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Thursday, July 22, 2010



A friend once asked me why I like so much watching 22 half naked man chasing after the same small round object on a field? Well I think any answer won't satisfy this chair-leg (kaki bangku) type of person. The first ever World Cup final I watched was great. Watching the likes of Rumenigge, Matthaus, Toni Schumacher and co. lost to Maradona, Burruchaga, Pumpido and co. in the final of World Cup 1986 has sparked my keen interest in football in general and the German team in particular.

That same feeling was also there since I started going to "stadium keramat" Stadium Sultan Mohd ke 4 since my primary schooldays. It was an unforgettable experience to be part of the crowd witnessing the great Kelantan team with the likes of Hashim Mustapha, Marko Kraljevic, Boonphop Praphut, Zahasmi Ismail, Dalini Dali and so many more great players mesmerizing the crowds and in some other times playing not so great.

Back to the future in 2010 my interest to the game is still the same if not more. It has also spilled over to my kids though their heroes now are the likes of Lampard, Torres, Kaka and Messi. So what has World Cup 2010 given to us? It has certainly change our time zone for a month. Transforming us to be lively (mata celik) like Batman after midnight and looks like zombie kampung pisang in the morning (also in court).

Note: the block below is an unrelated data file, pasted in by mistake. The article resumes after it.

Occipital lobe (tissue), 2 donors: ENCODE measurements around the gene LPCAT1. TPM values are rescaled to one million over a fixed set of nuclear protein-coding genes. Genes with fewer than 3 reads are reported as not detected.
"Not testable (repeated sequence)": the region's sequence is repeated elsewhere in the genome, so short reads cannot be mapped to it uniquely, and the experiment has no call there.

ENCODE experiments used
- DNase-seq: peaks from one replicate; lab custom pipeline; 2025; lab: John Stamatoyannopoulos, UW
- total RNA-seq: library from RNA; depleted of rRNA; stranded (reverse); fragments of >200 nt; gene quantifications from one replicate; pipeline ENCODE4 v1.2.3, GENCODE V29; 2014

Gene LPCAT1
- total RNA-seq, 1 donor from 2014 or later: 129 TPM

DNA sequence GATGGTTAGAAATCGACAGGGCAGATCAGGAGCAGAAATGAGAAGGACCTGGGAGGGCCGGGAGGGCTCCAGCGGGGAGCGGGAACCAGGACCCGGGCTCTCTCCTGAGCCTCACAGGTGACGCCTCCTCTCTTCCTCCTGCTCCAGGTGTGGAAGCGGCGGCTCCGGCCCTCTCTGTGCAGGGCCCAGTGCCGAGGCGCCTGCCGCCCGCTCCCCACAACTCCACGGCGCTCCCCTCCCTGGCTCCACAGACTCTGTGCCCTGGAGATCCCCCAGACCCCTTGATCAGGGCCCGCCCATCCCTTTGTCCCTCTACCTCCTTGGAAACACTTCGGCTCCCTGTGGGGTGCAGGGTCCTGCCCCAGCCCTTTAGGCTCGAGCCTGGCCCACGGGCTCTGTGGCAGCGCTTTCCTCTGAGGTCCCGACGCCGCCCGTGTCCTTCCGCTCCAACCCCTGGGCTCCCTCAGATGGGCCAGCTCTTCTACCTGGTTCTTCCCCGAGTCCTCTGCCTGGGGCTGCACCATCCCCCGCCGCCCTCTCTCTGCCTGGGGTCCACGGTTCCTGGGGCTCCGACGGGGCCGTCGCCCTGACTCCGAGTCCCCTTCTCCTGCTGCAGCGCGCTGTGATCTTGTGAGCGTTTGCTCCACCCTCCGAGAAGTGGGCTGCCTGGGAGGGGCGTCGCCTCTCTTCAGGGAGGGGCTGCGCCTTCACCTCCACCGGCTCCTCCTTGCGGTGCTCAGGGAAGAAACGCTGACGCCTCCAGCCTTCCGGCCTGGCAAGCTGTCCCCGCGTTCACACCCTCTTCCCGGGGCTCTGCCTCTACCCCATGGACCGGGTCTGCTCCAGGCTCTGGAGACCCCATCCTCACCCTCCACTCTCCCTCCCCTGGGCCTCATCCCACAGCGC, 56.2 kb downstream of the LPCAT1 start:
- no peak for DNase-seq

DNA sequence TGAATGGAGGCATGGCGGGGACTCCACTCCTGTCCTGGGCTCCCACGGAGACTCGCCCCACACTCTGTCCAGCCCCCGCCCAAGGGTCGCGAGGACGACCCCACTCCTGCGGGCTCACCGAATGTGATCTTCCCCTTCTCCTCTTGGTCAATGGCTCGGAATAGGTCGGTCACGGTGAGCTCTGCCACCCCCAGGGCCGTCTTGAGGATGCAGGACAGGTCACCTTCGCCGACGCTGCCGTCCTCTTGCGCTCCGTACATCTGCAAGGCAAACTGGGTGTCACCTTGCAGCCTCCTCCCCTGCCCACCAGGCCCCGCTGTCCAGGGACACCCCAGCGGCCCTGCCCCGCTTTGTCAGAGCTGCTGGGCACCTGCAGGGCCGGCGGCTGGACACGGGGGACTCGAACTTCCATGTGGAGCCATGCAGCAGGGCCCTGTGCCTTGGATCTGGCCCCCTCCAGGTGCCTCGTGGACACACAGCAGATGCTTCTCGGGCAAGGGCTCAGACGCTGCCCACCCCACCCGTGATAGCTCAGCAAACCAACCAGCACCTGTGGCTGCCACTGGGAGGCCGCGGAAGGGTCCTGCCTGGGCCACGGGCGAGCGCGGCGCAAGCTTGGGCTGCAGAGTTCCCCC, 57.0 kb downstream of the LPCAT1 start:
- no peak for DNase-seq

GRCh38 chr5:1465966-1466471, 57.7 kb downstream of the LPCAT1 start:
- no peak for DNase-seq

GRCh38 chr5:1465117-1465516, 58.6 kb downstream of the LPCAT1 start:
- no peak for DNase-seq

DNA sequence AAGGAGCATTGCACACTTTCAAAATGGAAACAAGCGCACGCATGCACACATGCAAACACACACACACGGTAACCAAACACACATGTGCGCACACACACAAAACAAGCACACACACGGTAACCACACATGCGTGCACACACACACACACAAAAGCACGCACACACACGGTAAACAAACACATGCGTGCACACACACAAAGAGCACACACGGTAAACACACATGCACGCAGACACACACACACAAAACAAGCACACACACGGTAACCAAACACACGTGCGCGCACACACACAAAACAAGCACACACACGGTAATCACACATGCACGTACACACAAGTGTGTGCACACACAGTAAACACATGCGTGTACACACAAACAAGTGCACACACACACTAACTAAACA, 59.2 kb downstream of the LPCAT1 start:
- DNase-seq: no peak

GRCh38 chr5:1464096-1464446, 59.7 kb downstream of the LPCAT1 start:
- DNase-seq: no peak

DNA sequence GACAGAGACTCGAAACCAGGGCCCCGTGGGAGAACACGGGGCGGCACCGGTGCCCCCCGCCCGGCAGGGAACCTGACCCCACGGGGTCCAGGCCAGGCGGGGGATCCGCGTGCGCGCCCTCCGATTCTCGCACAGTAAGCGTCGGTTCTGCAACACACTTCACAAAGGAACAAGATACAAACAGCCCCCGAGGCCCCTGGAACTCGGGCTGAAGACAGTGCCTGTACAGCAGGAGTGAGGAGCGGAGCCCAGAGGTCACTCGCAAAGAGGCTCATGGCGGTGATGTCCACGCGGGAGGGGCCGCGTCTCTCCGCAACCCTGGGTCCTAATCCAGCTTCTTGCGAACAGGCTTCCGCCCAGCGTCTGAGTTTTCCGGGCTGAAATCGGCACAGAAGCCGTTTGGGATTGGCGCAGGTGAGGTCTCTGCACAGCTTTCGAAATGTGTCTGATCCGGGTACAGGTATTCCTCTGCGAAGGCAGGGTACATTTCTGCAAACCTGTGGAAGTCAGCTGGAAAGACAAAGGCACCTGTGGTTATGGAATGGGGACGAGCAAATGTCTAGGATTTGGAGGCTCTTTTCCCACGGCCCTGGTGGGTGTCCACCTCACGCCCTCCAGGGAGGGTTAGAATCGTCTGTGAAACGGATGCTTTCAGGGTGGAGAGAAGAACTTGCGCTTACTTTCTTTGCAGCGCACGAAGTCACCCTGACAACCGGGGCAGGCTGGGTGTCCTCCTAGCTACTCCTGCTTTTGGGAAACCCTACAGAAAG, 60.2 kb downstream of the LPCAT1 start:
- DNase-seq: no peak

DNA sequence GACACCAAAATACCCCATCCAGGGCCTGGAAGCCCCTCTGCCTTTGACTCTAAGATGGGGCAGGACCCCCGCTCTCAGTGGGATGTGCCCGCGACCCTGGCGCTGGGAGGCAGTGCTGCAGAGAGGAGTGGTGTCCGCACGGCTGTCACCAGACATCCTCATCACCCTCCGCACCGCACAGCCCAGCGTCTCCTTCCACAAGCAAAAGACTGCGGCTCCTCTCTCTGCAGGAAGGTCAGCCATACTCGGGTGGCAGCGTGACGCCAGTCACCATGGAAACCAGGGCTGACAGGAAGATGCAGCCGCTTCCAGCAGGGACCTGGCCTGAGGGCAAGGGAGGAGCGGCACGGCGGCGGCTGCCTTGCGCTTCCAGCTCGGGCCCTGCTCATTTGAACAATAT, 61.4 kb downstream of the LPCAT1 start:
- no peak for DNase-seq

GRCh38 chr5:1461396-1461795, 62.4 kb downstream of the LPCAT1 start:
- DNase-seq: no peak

On the good side, now some us know that we actually can wake up for tahajjud, albeit it started as jabulani tahajjud but of course we can upgrade it to a real tahajjud after the world cup. It also helps to ensure some of us to pray subuh prayer on time (a.s.a.p once we hear azan) as compared to mammoth or godzilla or "ngam-ngam" subuh prayer time. Its also good to see some non-football fans started to talk and eat football, although majority unsurprisingly decided to support Spain or at least Holland. We can call them "mee segera" fans or "lalang" fans.

There are some annoying and irritating features in the World Cup. Firstly, is definitely the "sakitkan telinga dan hati" vuvuzela that made me watch games in a low volume mode to prevent my ears from any damage. Secondly, the belief that many (Muslims included) had put on an ordinary octopus named Paul. This "sotong" shouldn't have been so popular as he correctly predicted most of the games as it actually choses which flag which is brighter in colour (this theory I do believe).

Thirdly, was the way some referees showing cards for contacts that weren't fouls. They should be refereeing chess or monopoly if they continue to do that. Also, I view some negativities like simulations to earn penalty (David Villa of all people did it v Paraguay), play-acting (remember Rivaldo 2002 v Turkey?) and wrestling or kungfu style football (De Jong landing a beautiful front thrust kick on Xabi Alonso).